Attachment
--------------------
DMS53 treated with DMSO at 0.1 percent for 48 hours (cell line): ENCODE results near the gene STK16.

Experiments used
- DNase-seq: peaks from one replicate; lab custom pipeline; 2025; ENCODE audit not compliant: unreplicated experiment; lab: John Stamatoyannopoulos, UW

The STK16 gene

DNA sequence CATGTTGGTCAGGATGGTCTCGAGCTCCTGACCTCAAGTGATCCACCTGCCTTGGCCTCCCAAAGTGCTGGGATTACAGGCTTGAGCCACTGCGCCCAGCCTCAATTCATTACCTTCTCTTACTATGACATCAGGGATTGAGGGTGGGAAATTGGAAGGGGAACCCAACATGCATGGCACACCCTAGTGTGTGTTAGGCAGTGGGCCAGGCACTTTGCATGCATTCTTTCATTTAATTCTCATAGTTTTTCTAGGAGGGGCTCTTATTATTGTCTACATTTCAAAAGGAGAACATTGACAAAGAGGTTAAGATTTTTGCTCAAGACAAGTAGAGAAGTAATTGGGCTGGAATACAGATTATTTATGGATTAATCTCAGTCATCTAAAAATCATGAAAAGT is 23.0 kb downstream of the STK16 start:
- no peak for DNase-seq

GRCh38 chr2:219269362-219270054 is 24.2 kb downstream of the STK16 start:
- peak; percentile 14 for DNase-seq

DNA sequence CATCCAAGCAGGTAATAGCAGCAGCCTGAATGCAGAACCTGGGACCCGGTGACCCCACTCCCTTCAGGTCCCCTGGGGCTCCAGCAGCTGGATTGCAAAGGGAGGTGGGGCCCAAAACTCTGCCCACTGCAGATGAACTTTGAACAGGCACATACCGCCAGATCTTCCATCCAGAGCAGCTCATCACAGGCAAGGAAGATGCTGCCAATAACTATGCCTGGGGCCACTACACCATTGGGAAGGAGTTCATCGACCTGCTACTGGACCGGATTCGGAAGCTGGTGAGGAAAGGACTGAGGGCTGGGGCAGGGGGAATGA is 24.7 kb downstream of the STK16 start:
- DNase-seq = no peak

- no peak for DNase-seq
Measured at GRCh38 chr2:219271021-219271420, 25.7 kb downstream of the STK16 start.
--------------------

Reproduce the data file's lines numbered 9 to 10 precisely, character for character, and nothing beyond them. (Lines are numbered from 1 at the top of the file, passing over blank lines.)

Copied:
DNA sequence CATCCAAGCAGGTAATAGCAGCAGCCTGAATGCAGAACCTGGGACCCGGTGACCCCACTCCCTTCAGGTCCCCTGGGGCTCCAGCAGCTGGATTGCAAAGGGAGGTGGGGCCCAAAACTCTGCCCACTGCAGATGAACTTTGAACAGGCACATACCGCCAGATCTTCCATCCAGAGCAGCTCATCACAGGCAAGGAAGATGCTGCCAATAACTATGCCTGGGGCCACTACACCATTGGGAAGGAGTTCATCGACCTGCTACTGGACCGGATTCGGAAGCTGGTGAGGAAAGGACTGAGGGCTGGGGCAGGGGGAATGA is 24.7 kb downstream of the STK16 start:
- DNase-seq = no peak